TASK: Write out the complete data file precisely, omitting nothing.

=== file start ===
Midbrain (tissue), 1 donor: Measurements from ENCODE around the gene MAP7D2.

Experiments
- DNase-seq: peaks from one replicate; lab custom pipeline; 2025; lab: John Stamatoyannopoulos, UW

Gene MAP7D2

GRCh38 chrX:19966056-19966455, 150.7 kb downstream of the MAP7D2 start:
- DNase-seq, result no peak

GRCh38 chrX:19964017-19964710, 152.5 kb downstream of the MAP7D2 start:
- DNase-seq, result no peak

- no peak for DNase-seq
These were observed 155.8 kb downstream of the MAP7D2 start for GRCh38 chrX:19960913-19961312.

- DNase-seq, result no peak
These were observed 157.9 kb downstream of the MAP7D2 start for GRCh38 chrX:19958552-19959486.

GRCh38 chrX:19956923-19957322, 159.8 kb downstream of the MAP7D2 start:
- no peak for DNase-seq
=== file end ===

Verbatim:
Midbrain (tissue), 1 donor: Measurements from ENCODE around the gene MAP7D2.

Experiments
- DNase-seq: peaks from one replicate; lab custom pipeline; 2025; lab: John Stamatoyannopoulos, UW

Gene MAP7D2

GRCh38 chrX:19966056-19966455, 150.7 kb downstream of the MAP7D2 start:
- DNase-seq, result no peak

GRCh38 chrX:19964017-19964710, 152.5 kb downstream of the MAP7D2 start:
- DNase-seq, result no peak

- no peak for DNase-seq
These were observed 155.8 kb downstream of the MAP7D2 start for GRCh38 chrX:19960913-19961312.

- DNase-seq, result no peak
These were observed 157.9 kb downstream of the MAP7D2 start for GRCh38 chrX:19958552-19959486.

GRCh38 chrX:19956923-19957322, 159.8 kb downstream of the MAP7D2 start:
- no peak for DNase-seq